Tuesday, 9 July 2013

Cannes 2013: Only God Forgives Review

Director/Writer: Nicolas Winding Refn

Starring: Ryan Gosling, Kristin Scott Thomas, Yayaying Rhatha Phongham, Vithaya Pansringarm, Bryon Gibson, Tom Burke

Synopsis: Julian (Gosling) and his brother (Burke) work in the criminal underground of Bangkok, with Julian dealing drugs to retain power. When his brother is killed he sets out to find the person responsible, pushed to such violent revenge mainly by his mother (Scott Thomas).

Only God Forgives as a follow-up to the magical contemporary masterpiece that was Drive was never going to be easy. However, it really seems that Refn rushed into production on this film, overlooking the time needed to craft an imaginative or entertaining film. Only God Forgives is beautiful to look at, and will leave you mulling over its style and substance long after, but in the cinema it’s a dull drag of an affair.

We all love a cinematic man of mystery. The enigma of a quiet, withdrawn character can be seductive and as Ryan Gosling showed in Drive, the silent types are sexy. For his part in Only God Forgives the man says close to nothing in the entire 90 minutes – a cardboard cut out would have sufficed in replacing Gosling as he’s pretty lifeless throughout. Similarly, Vithaya Pansringarm’s villain, who has his moments of edgy and explosive violence, looks and acts the same in every scene. The only character who adds some life to the film is Kristen Scott Thomas, clearly having a ball cursing constantly and playing extremely against type.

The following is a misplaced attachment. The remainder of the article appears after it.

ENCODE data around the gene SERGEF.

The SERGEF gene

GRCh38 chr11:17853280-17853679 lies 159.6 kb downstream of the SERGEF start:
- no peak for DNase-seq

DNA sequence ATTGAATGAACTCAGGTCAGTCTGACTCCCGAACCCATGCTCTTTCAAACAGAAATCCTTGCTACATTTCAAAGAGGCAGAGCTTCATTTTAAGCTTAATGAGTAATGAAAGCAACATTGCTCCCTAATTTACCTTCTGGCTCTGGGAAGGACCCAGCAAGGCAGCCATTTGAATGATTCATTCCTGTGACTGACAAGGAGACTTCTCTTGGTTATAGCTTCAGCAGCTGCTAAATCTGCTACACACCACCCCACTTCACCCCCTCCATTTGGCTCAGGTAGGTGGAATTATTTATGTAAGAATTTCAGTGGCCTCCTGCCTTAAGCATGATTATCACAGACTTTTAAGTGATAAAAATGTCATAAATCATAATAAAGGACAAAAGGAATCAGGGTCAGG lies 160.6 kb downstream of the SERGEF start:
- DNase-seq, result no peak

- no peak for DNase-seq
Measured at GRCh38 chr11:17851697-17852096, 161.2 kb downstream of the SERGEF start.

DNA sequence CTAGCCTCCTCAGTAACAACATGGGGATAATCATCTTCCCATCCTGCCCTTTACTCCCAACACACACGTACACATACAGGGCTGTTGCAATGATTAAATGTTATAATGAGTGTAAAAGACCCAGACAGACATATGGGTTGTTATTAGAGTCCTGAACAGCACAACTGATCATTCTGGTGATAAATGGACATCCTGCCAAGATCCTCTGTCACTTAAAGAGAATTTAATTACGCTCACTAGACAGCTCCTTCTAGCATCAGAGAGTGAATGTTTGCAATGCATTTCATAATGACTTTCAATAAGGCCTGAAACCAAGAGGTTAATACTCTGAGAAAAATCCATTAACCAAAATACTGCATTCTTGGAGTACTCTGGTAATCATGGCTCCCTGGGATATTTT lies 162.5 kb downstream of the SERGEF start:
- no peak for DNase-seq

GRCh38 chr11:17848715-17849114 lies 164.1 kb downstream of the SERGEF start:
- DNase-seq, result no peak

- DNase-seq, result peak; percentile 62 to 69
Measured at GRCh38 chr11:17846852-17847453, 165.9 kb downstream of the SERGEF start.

In contrast to Scott Thomas changing her appearance and manner for Refn, the director himself sticks squarely to the style he’s renowned for. His red-tinged shots and neon-lit, Noé –esque lighting are almost farcical in their exuberant utilisation; at points it’s embarrassing to see how desperately he wants his auteur quality on show. Gosling, who seems to speak less and less as he continues through his film career, clearly keeps his Drive persona in mind for playing Julian yet, like the director’s flair, escalates that method to an absurd level (almost mute). In an odd way you can see an attempt to amplify the genius of his previous, successful, filmography (violence, style and hip music) that completely fails. What’s left are a bunch of actors lost to wander through a tedious story yet captured elegantly in stunning photography.

Refn comrade Larry Smith (Bronson and Fear X’s cinematographer) joins the crew and puts a crisp sheen on every inch of the frame. Aesthetically it’s a treat – something that you will want to look at again, ignoring the plot – with perhaps more work going into the construction of colour, sets, lighting, costume and framing rather than a narrative. As with Vahalla Rising, this is a slow-moving yet sublime piece of art that will require a second glance, preserving some interest, fortunately.

A disappointment and a crying shame – Refn and Gosling not performing as well as one would hope. After the breathtaking Drive and the vitality of Bronson and Pusher 1 – 3, Only God Forgives feels limp and vacuous. Like a beguiling painting, you spend the time staring at its majesty even if you don’t quite understand or enjoy the overall work.

Only God Forgives was competing in the Competition Selection at Cannes 2013. Also posted on LiveForFilms 

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